If you’re a beginner be warned: your lessons may not in fact be as helpful as you would have hoped. If you have the opportunity to have a go on a dry slope or at a snowdome at home before you go, definitely do it – having a lesson with someone who speaks the same first language as you will be very useful. Try to find an unsuspecting friend to give you some tips in your first few days in resort as well, and if you can persuade them to take you on a few first runs down then that will probably be quite helpful. Your lessons may be in the afternoon so you can always get some practice in in the morning (if you are so inclined). Or you could have a lie in, that works too.

If you’re going to one of the bigger resorts (which is likely given the probably high number of people on the trip), you will have the option to upgrade your ski pass before you go, i.e. when you book on the trip. Based on this year’s ski trip, I would suggest waiting until you get in resort. You never know what the weather is going to be like, and all the chairlifts to get to other resorts may be closed all week…

On a more general note, be aware that food at mountain restaurants is not particularly student-budget friendly, so I’d always take snacks and homemade sandwiches out with me. You can very cheaply get a baguette to split and some ham and delicious French cheese for filling, and it’s definitely worth it for the money you save (which you can then splash out on a regular afternoon hot chocolate). I would always recommend wearing a bumbag so you can easily carry stuff with you (it’s PRACTICAL ok?), but most people opt for a rucksack. This can make getting on a chairlift a bit more uncomfortable, though.

Boozing

There will be a lot of this. Vin chaud at lunch time, aprés ski pints in the afternoon, maybe a glass of wine (or ten) with dinner… like I said, freshers’ week up a mountain. To save money I would definitely suggest buying a box of wine from the hypermarket when you stop off on the way, and that should set you up for the week. Alcohol is much cheaper in France in general, so I wouldn’t bother bringing any from home unless you have some to use up. I would also suggest bringing a hip flask – clubs in the Alps are expensive. You’ll always wear your ski jacket out to the club so it should be fairly easy to smuggle in. And don’t worry too much about the hangover – there is honestly no better cure than carving your way down the slopes in the fresh morning air. Don’t waste any time feeling sorry for yourself!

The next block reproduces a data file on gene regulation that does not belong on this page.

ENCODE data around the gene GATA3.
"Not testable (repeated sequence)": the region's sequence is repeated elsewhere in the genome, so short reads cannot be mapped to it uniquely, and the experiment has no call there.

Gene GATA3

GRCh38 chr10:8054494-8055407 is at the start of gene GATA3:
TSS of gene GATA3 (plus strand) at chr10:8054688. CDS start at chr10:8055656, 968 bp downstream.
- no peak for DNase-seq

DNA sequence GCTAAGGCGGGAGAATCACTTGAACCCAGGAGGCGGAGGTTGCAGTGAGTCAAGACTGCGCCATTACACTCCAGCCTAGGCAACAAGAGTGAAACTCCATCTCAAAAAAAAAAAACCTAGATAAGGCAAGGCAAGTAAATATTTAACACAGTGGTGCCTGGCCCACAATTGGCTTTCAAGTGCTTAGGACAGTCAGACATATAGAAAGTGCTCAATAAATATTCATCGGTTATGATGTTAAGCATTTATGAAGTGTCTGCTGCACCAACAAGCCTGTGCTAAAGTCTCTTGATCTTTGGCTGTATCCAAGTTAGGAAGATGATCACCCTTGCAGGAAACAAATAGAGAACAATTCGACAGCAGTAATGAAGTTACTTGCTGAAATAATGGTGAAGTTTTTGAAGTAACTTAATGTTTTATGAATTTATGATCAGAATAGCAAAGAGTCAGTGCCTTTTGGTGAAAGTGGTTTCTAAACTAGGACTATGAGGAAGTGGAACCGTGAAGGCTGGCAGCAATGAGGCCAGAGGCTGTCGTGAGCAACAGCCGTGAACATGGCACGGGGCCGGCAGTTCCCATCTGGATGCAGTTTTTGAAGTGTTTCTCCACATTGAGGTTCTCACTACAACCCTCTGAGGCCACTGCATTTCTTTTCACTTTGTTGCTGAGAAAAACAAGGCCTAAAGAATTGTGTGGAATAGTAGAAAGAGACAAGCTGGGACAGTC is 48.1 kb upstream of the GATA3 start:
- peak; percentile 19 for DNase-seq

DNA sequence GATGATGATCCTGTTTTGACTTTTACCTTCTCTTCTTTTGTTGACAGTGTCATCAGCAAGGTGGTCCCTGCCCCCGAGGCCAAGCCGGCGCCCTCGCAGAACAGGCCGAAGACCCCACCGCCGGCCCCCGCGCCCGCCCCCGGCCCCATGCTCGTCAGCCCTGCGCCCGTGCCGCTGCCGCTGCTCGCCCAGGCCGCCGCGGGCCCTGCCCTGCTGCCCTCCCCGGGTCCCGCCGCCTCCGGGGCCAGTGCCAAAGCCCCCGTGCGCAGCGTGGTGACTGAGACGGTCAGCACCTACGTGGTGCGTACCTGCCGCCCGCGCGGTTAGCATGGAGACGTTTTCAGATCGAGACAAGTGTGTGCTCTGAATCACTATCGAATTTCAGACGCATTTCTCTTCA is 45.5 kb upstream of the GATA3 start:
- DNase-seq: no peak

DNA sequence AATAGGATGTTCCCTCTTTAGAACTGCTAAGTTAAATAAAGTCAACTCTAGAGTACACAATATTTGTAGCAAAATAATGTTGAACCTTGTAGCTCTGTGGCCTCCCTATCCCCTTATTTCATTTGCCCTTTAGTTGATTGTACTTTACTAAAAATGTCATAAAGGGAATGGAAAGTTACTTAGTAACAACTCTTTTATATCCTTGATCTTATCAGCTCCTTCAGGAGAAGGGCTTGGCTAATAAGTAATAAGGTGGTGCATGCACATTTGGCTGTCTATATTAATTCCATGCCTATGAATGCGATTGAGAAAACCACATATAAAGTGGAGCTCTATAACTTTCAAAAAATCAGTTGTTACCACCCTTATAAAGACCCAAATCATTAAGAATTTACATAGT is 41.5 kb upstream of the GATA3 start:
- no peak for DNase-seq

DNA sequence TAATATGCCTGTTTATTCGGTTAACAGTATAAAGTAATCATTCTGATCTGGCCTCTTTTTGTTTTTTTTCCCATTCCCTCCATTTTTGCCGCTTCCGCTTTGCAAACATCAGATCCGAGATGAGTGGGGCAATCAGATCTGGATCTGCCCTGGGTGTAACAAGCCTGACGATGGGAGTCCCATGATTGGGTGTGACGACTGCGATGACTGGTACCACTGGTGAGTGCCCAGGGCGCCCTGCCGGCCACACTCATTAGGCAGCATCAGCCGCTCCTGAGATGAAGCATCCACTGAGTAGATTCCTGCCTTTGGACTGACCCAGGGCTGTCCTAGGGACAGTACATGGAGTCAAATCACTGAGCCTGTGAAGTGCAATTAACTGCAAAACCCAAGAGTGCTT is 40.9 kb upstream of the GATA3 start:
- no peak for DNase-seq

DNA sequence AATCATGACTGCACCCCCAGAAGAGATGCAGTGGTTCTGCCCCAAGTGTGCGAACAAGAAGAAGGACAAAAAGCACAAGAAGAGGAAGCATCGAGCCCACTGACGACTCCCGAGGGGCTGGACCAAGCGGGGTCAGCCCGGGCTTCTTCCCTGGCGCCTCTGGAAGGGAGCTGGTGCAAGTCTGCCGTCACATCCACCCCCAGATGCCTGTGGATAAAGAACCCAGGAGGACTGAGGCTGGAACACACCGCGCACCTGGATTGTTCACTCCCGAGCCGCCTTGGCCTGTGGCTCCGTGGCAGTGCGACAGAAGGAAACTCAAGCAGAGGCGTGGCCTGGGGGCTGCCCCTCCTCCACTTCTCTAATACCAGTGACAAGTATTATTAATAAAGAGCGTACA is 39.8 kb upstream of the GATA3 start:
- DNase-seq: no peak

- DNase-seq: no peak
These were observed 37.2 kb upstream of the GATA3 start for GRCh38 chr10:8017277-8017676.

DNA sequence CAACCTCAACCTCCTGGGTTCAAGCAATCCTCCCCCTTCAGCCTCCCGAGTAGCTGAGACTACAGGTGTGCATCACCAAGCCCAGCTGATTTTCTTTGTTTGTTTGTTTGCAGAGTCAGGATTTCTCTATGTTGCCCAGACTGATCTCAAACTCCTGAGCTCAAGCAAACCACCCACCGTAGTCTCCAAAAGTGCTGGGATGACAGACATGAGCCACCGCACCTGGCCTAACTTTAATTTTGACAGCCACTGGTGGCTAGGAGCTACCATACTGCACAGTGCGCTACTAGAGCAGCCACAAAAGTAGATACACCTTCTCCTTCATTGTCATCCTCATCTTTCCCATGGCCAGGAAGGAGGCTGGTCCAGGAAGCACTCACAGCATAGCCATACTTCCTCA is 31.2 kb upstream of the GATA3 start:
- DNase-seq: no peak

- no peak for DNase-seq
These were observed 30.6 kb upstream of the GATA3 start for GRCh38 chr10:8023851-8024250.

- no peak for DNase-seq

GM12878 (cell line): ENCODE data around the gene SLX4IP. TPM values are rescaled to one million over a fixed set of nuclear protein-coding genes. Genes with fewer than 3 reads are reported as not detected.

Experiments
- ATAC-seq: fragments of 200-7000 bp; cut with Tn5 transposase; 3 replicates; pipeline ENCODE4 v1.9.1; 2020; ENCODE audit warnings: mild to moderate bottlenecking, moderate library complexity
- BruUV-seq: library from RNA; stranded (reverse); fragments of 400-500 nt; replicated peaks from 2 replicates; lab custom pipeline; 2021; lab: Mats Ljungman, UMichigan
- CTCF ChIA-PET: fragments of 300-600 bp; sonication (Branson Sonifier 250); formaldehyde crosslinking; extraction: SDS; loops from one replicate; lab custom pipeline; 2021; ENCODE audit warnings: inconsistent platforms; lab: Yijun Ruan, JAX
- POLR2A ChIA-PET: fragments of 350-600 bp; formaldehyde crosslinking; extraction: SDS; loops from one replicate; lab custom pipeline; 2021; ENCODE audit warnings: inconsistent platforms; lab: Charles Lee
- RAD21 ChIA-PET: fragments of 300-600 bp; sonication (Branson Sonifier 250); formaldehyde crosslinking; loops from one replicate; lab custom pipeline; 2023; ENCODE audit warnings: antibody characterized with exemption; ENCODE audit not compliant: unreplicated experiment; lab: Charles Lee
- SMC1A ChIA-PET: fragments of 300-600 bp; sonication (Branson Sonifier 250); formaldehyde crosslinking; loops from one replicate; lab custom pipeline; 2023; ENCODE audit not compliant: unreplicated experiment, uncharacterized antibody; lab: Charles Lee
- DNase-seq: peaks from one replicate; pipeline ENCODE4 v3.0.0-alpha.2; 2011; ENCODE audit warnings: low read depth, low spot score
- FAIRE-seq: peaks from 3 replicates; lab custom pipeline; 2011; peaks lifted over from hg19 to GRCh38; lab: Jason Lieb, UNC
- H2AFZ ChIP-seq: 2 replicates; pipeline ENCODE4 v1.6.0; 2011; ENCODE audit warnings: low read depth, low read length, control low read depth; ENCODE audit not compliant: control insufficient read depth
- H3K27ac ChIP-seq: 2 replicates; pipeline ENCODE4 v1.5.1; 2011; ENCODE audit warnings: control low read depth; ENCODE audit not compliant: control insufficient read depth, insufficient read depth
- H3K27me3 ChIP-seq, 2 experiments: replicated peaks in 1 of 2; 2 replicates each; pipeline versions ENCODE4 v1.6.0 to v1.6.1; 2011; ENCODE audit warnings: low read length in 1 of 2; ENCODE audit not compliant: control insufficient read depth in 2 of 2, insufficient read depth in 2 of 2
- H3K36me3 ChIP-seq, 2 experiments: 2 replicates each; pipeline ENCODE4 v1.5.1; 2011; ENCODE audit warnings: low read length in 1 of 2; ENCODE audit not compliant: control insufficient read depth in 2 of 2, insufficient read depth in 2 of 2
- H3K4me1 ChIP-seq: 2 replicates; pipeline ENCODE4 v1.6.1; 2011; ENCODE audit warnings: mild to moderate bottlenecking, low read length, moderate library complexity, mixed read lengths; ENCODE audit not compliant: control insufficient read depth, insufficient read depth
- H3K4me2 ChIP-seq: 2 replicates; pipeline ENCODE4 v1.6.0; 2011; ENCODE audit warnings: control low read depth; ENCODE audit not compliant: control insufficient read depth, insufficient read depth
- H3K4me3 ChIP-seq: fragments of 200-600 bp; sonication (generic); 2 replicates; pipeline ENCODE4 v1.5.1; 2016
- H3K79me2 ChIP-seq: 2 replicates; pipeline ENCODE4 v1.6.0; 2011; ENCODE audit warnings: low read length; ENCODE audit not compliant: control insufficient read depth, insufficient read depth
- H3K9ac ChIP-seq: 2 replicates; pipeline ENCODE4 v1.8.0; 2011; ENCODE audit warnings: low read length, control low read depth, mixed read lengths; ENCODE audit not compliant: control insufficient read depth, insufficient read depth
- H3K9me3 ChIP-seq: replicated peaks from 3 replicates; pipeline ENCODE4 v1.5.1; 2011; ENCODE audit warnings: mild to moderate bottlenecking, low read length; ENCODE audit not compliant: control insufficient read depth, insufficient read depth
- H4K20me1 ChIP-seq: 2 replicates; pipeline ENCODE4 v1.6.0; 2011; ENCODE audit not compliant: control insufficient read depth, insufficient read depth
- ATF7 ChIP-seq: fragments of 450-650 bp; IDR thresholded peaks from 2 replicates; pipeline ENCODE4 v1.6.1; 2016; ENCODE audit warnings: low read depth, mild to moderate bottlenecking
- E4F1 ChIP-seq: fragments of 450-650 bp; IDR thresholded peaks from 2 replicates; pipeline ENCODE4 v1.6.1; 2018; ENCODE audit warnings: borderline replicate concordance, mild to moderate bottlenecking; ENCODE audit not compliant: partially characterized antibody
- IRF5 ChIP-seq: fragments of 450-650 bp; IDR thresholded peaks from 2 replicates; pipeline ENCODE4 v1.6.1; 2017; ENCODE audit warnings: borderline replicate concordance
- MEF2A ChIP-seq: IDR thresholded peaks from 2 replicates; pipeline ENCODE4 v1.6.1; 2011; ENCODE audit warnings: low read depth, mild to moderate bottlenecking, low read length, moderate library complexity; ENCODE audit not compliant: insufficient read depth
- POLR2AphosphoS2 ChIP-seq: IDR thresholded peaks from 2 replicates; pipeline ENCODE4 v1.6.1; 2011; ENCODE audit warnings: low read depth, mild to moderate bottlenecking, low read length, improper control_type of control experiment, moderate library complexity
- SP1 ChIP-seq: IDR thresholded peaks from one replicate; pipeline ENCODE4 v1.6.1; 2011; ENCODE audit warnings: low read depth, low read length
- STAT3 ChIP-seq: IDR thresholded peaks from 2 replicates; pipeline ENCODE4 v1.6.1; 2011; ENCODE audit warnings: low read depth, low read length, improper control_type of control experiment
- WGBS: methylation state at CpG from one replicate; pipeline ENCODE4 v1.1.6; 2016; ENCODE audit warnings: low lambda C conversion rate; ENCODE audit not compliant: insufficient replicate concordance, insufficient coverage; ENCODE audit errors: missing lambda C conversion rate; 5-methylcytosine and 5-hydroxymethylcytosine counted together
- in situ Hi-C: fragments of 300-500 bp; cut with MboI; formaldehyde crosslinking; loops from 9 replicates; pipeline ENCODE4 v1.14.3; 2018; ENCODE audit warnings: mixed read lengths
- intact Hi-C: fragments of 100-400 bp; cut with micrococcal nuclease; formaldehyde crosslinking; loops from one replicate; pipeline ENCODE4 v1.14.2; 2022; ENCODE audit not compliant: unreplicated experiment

A comprehensive(ish) packing list

And finally, even if you couldn’t be bothered to read through the rest of the advice, a packing list will always come in useful. Bear in mind, as mentioned above, that the things for the room can either be brought from home or bought at the hypermarket stop, but as a general rule bring stuff that it’s easy to pack and buy stuff that will be just as cheap as it is at home.

For the Room (to share out) For the Coach General
Shampoo DVD Skiwear, thermals, goggles
Conditioner Small blanket 2-3 going out outfits
Shower gel Eye mask and ear plugs if you have trouble sleeping Warm, comfy clothes for lounging
Toothpaste Travel pillow (or a jumper will do) Pajamas
Tea towel Cards and other games (e.g. Cards Against Humanity) Sturdy pair of shoes (with grip!)
Dishcloth or sponge Crossword/sudoku Slippers (no, honestly)
Hand soap Books or Kindle Hipflask
Suncream Shareable snacks Bumbag (or a rucksack, boring)
Bin bags Multiple sandwiches or other food Other toiletries
Foil or cling film iPod and headphones Towel
Small speakers Water Tissues
Hairdryer, straighteners Phone (obviously)
Food for the week Alcohol
Washing up liquid Euros (around 150€ if you’re thrifty)
Hat/gloves/scarf